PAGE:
Images without a camera follows with the making of photograms or as Man Ray coined in the 1920?s ?Ray-o-graphs?, the placing of objects on photographic paper, exposing them to light in a darkroom, then developing and fixing the image ? this process goes back to the very early days of photography 1840?s when Fox Talbot and others made similar images on light sensitive paper. Daylight prints or chemograms were also made, a similar process but with no darkroom, and giving wonderful warm browns, pinks, purple and yellow colours, with occasional greens where the paper was fixed (slightly) first and silver where a build up of the metal occurred on the paper.
To carry on in a chronological order I could give you two examples of long exposures which relate to the length of time one might have had to expose film or plates in the 19th century. One of my workshop titles for BBC Blast was ?Action Photography?, and one of my methods for recording action/movement was to slow it down and sometimes use flash to freeze it within the same image; this image shows my Blast students photographing a dance practice with as slow shutter speeds as they could use. The process was taken to a greater extreme at the Beaford residential where, after everyone feeling really tired by 8pm we took stock for an hour then carried on outside to experience night photography. Give a few young teenagers torches and you need to do little directing to make some great images. Everyone got fantastic pictures, even those who had no control over shutter speed managed to make images by combining layers of light rings together. This image of the Beaford Centre and students was a 1 minute exposure using a tripod to steady the camera.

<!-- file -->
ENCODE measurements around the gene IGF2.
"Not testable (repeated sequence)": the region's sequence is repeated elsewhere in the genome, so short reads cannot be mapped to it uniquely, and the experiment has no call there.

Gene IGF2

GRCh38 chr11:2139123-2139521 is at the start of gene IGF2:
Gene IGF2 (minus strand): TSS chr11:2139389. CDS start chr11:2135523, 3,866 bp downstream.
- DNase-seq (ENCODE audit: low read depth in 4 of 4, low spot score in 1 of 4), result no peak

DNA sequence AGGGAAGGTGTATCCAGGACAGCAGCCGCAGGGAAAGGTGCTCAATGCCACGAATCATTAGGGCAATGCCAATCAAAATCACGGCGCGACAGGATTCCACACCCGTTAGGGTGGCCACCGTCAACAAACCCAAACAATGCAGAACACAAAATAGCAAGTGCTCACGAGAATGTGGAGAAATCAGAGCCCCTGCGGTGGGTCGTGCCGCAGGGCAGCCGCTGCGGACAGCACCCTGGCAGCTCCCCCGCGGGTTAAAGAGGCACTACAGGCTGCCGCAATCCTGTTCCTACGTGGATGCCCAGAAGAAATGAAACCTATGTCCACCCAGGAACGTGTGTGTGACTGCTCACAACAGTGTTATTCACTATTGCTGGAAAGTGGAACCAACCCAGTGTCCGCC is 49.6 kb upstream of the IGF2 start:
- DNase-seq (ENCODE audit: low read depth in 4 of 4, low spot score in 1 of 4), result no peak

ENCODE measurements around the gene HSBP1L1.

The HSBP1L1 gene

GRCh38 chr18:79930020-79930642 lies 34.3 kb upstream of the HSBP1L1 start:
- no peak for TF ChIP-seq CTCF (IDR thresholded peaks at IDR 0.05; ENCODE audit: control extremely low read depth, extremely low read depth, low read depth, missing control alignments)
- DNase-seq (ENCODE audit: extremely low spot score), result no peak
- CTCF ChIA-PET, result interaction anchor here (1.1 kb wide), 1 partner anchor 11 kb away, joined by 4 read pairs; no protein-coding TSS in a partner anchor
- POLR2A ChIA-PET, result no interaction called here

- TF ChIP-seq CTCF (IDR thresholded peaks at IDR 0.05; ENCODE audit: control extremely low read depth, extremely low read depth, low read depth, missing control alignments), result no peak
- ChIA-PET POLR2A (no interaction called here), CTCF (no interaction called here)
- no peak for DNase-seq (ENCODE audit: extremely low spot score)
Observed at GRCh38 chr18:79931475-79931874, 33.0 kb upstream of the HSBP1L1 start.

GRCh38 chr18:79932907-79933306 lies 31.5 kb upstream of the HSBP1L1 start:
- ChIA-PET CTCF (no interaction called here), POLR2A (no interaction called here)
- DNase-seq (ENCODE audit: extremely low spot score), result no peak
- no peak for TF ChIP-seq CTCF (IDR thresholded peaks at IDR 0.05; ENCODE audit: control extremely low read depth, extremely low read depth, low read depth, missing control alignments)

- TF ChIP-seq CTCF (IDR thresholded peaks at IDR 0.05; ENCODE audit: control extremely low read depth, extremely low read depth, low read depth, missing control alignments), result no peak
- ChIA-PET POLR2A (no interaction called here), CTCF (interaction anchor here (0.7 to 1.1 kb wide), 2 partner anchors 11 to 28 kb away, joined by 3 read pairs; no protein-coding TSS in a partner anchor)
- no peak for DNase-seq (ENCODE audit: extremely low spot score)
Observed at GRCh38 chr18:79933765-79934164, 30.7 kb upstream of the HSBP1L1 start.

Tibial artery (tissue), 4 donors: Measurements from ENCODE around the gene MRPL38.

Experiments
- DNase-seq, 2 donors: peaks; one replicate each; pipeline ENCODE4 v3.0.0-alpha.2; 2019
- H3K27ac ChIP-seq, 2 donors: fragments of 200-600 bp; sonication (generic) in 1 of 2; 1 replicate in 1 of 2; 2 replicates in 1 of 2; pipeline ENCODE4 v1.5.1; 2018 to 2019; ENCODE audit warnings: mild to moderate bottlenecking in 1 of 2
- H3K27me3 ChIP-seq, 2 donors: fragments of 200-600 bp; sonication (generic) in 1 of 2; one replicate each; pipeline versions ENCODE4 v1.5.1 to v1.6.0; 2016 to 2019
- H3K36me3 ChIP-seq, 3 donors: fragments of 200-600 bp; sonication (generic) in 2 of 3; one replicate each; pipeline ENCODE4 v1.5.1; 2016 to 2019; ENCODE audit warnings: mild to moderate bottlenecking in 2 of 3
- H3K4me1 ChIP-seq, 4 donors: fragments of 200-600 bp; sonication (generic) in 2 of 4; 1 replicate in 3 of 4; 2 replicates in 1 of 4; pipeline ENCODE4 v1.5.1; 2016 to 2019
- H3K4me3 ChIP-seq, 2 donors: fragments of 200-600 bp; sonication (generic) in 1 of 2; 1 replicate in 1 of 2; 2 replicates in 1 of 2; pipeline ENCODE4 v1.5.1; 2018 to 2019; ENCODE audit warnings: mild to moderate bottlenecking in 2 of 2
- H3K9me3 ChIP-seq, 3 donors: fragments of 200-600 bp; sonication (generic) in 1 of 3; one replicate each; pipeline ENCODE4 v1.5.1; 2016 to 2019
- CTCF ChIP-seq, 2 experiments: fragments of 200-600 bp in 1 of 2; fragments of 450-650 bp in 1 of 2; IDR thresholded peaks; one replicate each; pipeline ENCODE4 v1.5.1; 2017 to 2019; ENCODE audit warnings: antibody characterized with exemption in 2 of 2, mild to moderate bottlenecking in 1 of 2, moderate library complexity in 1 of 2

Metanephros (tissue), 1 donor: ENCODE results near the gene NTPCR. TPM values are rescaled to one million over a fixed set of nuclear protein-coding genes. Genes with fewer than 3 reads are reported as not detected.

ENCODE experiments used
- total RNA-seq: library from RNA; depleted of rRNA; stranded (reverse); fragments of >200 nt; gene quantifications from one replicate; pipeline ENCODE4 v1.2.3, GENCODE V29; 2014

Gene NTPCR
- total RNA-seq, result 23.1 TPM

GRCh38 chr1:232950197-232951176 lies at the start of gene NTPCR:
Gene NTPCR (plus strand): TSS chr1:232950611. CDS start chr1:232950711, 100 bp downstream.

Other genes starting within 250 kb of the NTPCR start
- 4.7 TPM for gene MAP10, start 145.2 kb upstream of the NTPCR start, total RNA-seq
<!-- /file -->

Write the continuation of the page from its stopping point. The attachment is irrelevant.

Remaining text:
Another successful project during the residential was making a joiner similar to David Hockney?s images made in the 1980?s. Students were encouraged to photograph each other in situ around the building; making many images which were then printed out and joined together to make life-sized images. This one, slightly bigger than life, will be made permanent through wallpaper pasting the images onto the door then sealing it with yacht varnish.
Coming right up-to-date all of the BBC Blast workshops, the Plough Arts Centre and most of the Beaford residential were based around getting more out of digital cameras. Time was spent on all of these understanding the basics; aperture, shutter speed, focal length, ISO, exposure etc; setting the cameras up for optimum image quality and making more interesting and engaging images for any given subject. Using the past as inspiration to visualise the future.
Experiencing life inside a camera, a converted bedroom at Beaford Arts.